While light did not affect ERK activity in circadian entrained photoreceptors that were free-running in constant darkness, illumination changes did affect pERK levels when embryos were in LD cycles or were never exposed to light before. Interestingly, photoreceptors are more sensitive to intense light damage at night than during the day even in animals kept in constant darkness after LD entrainment [41]. It is possible that in these animals, on top of higher ERK activity in the subjective night, intense light might trigger activation of other signaling pathways (e.g. the p38 stress-kinase pathway) that lead to light-induced retina damage. The elevated levels of pERK seen during the night may be a protective/adaptive measure to sudden, drastic illumination changes. Active ERK can phosphorylate and activate hypoxia-induced factor (HIF), which has been shown to protect photoreceptors from light-induced degeneration in the mouse retina [36]. The decrease in ERK activity seen in photoreceptors at ZT 4 (dark exposure) and ZT 16 (light exposure) after 2 h may be one factor that leads to light-induced damage in the retina. Hence, the circadian oscillators in retina photoreceptors play a major role in regulation of photoreceptor physiology, which leads to the circadian control of light sensitivity of photoreceptors.

We also found that there was a circadian regulation in the distribution of activated ERK (pERK). During the subjective night (CT 16), even though pERK was distributed throughout the photoreceptor, it was more prominent in the outer segments, while during the subjective day (CT 4), pERK was less abundant and distributed more evenly in both inner and outer segments. What are the functional roles of activated ERK in the outer segments of photoreceptors? Thus far, ERK has not been directly linked to the phototransduction process, but overexpression of the γ subunit of phosphodiesterase 6, the primary effector of phototransduction, increases ERK activity in HEK 293 cells [42]. In zebrafish retina photoreceptors, pharmacologically blocking MAPK signaling diminishes blue-light-induced increases in rhodopsin promoter expression but has no effect on white-light mediated rhodopsin promoter expression [46]. These evidences imply that MAP kinase ERK may play a modulatory role in phototransduction. Previously, we showed that MAPK signaling serves as the circadian output pathway to regulate the affinity rhythm of cGMP-gated ion channels [23,24]. The cGMP-gated ion channels (CNGCs) in photoreceptor outer segments serve as the last step in phototransduction and carry the “dark currents” [12,27,43]. Coincidently, CNGCs are also present in the cone synaptic terminals that regulate exocytosis in photoreceptors [37]. The apparent heavier distribution of pERK in photoreceptor outer segments at night indicates that the major contribution of MAPK signaling in the outer segments is the circadian regulation of CNGC affinity rhythms, in which the affinity of cGMP to CNGCs is higher at night [2325]. The very last step of the molecular mechanism underlying the circadian regulation of cGMP affinity to CNGCs is the tyrosine phosphorylation of the auxiliary subunits of CNGCs [11]. Therefore, MAPK signaling serves as an upstream regulator to tyrosine kinase and/or phosphatase activity that leads to the circadian regulation of CNGCs. In summary, the MAPK signaling pathway participates in the circadian output regulation of photoreceptor daily adaptation to environmental illumination as well as short-term light/dark adaptation.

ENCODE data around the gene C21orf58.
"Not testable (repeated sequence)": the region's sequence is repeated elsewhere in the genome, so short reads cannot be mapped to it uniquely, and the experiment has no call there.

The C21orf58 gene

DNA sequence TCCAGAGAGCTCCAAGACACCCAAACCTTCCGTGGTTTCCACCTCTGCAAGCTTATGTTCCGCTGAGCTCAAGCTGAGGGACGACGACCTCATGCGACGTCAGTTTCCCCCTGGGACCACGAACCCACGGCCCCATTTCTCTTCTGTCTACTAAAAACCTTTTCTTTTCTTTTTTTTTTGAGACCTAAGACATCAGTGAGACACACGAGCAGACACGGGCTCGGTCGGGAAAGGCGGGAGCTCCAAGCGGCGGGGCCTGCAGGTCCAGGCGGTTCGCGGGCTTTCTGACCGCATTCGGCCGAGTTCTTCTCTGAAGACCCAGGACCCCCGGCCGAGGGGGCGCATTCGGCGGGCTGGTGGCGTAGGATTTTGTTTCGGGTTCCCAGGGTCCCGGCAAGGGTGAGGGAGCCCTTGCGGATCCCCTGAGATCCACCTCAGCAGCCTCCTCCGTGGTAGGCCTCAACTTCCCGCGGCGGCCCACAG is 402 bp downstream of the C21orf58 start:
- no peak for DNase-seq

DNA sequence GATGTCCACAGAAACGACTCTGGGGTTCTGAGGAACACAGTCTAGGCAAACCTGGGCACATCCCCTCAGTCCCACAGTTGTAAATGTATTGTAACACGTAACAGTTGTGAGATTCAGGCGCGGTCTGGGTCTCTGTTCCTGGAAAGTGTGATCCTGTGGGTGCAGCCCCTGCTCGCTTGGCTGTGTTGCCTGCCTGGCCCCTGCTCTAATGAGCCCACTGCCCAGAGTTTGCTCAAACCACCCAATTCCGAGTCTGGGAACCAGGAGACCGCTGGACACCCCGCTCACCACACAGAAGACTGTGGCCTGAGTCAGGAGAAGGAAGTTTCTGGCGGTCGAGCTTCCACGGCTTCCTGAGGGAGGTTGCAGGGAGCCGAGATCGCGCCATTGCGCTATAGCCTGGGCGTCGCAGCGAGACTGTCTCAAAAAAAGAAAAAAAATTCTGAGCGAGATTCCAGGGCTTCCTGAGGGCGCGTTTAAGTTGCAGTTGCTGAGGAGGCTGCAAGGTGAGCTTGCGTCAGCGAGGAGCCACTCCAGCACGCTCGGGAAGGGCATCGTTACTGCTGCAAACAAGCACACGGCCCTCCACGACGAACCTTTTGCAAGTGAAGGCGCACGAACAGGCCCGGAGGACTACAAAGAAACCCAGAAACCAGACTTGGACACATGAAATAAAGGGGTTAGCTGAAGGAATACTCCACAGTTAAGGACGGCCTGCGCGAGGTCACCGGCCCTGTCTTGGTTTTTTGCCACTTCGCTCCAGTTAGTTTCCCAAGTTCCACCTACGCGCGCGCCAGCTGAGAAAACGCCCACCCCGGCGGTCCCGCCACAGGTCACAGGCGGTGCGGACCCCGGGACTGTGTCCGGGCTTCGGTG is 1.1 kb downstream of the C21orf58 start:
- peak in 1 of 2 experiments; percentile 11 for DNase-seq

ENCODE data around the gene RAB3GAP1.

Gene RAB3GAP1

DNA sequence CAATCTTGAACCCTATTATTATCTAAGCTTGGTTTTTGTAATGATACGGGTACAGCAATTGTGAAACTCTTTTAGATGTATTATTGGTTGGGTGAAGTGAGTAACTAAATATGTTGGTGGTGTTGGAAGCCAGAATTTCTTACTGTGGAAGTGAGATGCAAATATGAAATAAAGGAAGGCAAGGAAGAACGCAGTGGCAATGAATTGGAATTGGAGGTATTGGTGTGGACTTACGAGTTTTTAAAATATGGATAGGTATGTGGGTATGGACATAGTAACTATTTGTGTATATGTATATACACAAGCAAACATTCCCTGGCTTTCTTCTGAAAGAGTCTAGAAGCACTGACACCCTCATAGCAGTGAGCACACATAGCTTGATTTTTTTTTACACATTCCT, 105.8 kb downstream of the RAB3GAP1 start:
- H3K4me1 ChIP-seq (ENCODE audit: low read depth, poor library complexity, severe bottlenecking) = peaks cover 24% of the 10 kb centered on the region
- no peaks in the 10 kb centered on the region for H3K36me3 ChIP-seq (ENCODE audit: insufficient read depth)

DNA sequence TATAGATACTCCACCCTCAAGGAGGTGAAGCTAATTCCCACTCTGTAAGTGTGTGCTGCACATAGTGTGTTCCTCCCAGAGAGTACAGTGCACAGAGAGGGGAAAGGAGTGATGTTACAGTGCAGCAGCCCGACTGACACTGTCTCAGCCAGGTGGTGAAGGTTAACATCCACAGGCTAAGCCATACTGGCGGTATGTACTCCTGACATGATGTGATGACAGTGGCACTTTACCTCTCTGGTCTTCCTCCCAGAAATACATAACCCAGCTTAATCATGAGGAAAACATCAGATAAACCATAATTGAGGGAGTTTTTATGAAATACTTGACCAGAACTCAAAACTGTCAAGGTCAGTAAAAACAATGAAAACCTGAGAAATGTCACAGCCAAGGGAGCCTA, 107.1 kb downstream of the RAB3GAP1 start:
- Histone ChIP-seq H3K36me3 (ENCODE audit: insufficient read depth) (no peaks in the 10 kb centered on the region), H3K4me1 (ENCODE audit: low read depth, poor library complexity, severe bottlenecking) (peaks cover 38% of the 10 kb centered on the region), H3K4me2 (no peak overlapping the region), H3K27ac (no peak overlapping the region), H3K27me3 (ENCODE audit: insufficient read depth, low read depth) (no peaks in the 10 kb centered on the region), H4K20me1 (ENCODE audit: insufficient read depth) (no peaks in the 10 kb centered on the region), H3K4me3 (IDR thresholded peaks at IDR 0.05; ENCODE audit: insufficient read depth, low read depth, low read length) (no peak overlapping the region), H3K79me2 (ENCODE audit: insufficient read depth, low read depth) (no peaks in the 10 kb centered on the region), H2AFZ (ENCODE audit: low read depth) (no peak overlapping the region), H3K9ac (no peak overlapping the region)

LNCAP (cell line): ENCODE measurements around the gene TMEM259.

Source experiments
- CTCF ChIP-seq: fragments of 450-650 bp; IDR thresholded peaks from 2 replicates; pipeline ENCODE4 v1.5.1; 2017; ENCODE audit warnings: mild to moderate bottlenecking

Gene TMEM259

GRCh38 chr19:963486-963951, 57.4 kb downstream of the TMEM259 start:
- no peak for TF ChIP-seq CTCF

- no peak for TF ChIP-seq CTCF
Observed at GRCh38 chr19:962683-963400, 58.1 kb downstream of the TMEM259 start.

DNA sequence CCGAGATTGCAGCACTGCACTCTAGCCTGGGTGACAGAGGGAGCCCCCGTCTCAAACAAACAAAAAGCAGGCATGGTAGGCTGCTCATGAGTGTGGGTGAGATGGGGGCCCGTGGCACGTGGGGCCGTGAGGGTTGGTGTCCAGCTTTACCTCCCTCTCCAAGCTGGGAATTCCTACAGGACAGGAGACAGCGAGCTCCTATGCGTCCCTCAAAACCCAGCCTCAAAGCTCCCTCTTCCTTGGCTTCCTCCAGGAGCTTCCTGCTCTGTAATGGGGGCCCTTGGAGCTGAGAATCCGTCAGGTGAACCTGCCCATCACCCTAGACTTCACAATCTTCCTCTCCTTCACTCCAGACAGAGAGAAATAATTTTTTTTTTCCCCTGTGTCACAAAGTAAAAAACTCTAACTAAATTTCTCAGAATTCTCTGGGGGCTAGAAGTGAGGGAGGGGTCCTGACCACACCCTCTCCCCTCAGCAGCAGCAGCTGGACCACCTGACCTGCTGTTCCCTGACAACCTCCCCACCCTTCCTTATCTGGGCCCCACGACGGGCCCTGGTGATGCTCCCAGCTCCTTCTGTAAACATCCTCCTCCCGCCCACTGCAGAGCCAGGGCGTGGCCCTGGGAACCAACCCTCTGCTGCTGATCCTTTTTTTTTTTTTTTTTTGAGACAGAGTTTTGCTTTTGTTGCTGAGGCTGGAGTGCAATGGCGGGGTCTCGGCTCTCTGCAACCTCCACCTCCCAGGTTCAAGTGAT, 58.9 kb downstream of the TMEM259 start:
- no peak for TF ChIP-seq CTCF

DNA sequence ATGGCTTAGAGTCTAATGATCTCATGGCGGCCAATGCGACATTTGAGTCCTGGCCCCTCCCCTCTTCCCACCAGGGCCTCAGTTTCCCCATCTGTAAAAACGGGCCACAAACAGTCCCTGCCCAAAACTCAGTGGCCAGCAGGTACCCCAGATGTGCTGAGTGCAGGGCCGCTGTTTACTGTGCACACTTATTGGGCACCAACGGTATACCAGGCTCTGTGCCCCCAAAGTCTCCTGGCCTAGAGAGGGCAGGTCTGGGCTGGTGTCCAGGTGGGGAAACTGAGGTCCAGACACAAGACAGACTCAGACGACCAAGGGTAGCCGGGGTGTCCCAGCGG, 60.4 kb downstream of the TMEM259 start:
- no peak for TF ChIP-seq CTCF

We thank Dr. Robert Burghardt, Director of the Image Analysis Laboratory, College of Veterinary Medicine and Biomedical Sciences at Texas A&M University for his assistance in using the imaging facility. The Image Analysis Laboratory has been supported in part by NIH grants S10RR022532, P42ES004917, and P30ES009106. This project was supported by NIHRO1EY017452 and a start-up fund from Texas A&M University to GK.